A week on from making his 700th professional appearance, there was no rest for the indomitable Scott Brown as he helped Celtic reach the 5th round of the Scottish Cup with a routine win over Clyde.
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It was somewhat of a surprise to see the Celtic captain even start the game. Neil Lennon had promised changes and delivered six of them from the side which blew Motherwell away last Wednesday. While key figures Callum McGregor and Odsonne Edouard were given the day off, Brown stayed for his 43rd appearance of the season and 568th in the hoops.
He even popped up with the crucial second goal to kill the tie off. A fifth of the campaign; he hasn’t scored more in a single season since 2011/12. They may not come around very often, but a Brown strike tends to signal Celtic victory. 2012 also marked the last time one of his efforts coincided with a Celtic loss (a 3-2 reverse at Ibrox). Since then he has scored in 20 different matches for the Parkhead side without defeat. A 2-2 draw against Red Bull Salzburg in the Europa League in 2014 was the last time a Brown goal ended in anything but a Celtic win (all stats: FitbaStats).
Another milestone was reached in December as he lifted a 20th major trophy for the club. That includes the last ten domestic trophies available. His status as the most important Celtic player of the last decade is indisputable. His road to Parkhead immortality, though, has featured plenty of bumps along the way.
The Scot arrived in the east end of Glasgow a fresh-faced yet expensive summer acquisition from Hibernian in 2007. Gordon Strachan had to fend off interest from the other half of the Old Firm to secure his signature – oh how history could have changed. The Guardian described him at the time as “a dynamic, driving midfielder, widely considered the most exciting young player in Scotland.”
He began his first season strongly as Celtic looked to claim a third straight league title. But eventually his ill-discipline – which has earned him 147 yellow cards in his career – would cost him his place in the team at a crucial time. As Celtic raced their way to a thrilling final day title win, Brown had been usurped by the unlikely duo of Paul Hartley and Barry Robson.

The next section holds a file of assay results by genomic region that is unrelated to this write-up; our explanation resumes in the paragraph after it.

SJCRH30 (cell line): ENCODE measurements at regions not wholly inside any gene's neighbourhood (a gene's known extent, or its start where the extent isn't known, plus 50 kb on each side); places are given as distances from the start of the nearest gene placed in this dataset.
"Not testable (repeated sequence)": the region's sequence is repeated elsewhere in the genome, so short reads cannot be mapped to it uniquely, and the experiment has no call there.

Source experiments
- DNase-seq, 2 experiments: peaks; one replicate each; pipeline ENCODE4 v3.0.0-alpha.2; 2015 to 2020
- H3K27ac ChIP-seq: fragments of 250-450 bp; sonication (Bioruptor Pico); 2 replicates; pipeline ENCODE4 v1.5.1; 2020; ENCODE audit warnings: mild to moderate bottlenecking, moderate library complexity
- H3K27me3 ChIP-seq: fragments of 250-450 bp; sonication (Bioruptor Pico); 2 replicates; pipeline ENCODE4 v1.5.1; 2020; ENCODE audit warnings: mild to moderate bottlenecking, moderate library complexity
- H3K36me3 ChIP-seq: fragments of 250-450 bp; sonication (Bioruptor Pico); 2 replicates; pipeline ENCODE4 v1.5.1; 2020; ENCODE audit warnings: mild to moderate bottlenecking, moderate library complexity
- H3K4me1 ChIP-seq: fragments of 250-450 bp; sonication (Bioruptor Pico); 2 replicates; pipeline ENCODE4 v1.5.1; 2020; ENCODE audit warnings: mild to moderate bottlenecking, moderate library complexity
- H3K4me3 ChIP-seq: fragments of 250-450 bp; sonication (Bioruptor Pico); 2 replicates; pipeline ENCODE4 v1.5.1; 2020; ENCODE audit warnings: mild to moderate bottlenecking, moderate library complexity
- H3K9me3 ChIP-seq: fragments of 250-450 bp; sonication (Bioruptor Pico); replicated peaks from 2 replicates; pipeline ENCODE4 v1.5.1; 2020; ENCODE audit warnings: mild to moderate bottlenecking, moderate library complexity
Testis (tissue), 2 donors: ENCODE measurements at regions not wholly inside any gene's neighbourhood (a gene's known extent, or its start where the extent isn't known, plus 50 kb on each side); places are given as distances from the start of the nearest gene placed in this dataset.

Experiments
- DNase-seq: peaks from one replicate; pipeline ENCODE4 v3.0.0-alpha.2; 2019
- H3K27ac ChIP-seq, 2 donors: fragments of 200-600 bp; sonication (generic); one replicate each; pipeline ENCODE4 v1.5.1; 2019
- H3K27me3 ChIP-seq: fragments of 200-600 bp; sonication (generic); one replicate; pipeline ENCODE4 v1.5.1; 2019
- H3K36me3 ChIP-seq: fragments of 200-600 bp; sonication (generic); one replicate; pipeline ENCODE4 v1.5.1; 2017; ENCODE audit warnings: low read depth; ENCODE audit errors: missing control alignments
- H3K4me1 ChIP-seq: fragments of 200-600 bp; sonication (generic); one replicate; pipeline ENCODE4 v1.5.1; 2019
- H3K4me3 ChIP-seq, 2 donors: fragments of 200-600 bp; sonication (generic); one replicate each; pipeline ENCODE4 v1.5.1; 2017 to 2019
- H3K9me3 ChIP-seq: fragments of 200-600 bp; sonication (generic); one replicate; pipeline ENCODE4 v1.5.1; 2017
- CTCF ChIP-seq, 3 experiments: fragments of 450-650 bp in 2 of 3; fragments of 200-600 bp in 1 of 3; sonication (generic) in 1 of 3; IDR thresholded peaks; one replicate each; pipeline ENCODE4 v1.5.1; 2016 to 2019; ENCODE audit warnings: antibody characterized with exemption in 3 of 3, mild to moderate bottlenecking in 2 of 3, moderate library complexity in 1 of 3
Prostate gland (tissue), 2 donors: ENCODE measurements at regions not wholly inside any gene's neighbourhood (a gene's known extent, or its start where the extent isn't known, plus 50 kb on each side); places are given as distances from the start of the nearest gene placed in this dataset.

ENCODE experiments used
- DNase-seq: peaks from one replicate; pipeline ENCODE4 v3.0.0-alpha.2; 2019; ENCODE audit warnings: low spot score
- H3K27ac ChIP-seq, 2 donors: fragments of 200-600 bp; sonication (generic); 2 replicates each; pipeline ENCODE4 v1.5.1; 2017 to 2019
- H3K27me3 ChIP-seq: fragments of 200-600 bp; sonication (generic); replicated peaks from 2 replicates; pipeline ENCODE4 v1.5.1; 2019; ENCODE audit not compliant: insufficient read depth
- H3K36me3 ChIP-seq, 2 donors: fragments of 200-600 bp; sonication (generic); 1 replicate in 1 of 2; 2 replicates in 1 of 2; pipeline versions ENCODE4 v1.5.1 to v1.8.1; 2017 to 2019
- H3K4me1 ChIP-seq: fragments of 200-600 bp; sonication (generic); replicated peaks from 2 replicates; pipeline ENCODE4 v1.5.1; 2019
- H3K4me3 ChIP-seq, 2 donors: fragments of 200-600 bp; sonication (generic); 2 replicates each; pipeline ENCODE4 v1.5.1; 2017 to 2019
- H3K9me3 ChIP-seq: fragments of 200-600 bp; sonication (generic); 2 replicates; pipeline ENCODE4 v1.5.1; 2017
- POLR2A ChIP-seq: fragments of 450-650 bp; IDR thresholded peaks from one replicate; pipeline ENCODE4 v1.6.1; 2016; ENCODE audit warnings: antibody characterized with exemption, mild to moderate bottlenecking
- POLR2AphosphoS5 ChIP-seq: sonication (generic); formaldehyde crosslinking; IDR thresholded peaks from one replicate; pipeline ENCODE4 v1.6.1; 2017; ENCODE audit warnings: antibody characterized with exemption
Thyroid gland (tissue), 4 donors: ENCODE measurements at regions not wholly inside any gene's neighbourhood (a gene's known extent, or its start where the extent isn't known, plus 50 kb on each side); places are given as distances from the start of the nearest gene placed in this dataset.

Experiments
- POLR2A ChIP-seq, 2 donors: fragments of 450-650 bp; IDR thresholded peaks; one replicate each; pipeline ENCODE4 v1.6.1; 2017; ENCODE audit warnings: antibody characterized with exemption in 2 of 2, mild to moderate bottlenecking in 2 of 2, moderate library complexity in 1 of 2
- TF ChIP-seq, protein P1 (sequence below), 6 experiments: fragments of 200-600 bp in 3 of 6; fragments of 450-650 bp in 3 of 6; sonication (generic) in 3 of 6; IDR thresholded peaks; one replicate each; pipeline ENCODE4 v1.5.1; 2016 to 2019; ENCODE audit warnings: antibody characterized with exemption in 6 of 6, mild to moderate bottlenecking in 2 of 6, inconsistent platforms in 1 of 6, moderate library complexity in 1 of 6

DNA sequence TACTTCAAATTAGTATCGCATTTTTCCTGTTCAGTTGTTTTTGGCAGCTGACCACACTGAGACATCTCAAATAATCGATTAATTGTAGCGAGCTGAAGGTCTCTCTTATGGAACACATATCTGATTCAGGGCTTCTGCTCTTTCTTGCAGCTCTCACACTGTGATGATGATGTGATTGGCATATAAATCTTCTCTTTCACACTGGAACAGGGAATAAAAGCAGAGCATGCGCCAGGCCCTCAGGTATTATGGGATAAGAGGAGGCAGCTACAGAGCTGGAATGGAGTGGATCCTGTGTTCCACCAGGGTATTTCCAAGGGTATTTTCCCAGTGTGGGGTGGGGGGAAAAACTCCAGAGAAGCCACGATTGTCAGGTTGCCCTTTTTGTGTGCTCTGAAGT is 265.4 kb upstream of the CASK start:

Injuries would hamper him over the next couple of seasons as Rangers reversed fortunes and took three league crowns of their own. In 2010, however, Tony Mowbray was the man to first present Brown with the captain’s armband. One of the few bright ideas of Mowbray’s ill-fated spell at Parkhead.
When Neil Lennon took over, Brown remained as captain. But as the Northern Irishman began building the squad that would kick off the current eight-in-a-row run, midfield competition became extremely strong. Victor Wanyama, Ki Sung-Yeung, Joe Ledley and Beram Kayal all would go on to play in the Premier League – a sign of their quality. Brown would often find himself playing on the right-wing to accommodate others. Not his best position, but it did lead to one of his most iconic moments in a Celtic strip when he curled in an Ibrox screamer. His improvised ‘Broony’ celebration has become legendary.
Brown only improving with age
That moment cemented Brown as the King of Scottish football. Trophy after trophy would follow, as did recognition on the international stage. He won 55 caps for the national team and was appointed captain by his old Celtic manager Strachan in 2013. As he and many others have discovered in newer, more painful ways over the last 20 years, though, Scotland’s relationship with major tournaments isn’t a pleasant one.
Brown cut short his international tenure in 2016 citing his wish to prolong his club career. Despite a brief return later that year, it has proven to be one of his smarter decisions. For as injuries mounted up during the Ronny Deila years, Brown appeared to be a player on the wane. A lengthy absence in 2015/16 prompted fears that his days bossing the SPFL could be over, even more so after news of Brendan Rodgers appointment. Could Brown’s ageing, slowing legs adapt to the fast, flowing football the former Liverpool boss demanded? The evidence of the last three-and-a-half years says it all.
Despite being the wrong side of 30, Brown improved immeasurably under the Northern Irishman. His style changed from all-action midfielder to an enabler for the more creative talents in the squad. More than that, though, he is the beating heart of this Celtic team. The man through which everything flows. The man who dictates the tempo of games and who lifts others in times of trouble.
Scott Brown has been our most consistent & influential player in recent times
Keeps it simple, knowledge of the game & work rate is unbelievable, leadership skills are second to none & most importantly knows what it means to pull on that jersey
Pivotal in @CelticFC success 🙌🏻🍀
— Rebel Celts🍀🇮🇪 (@Rebel_Celts) February 9, 2020
Actually makes me sad just thinking of Scott Brown retiring one day. What a servant he’s been. Modern day Legend \o/
— Adam Lynch (@AdamLynch27) February 8, 2020
At this point, it’s almost certain that he will see out his career at Celtic Park, possibly as soon as 2021. He intimated as much when penning a new two-year deal last January. Brown’s lifting of trophies has become more frequent than the changing of the clocks and after the way Celtic have begun 2020, who would bet against him rounding out this season and then his career with yet more silverware.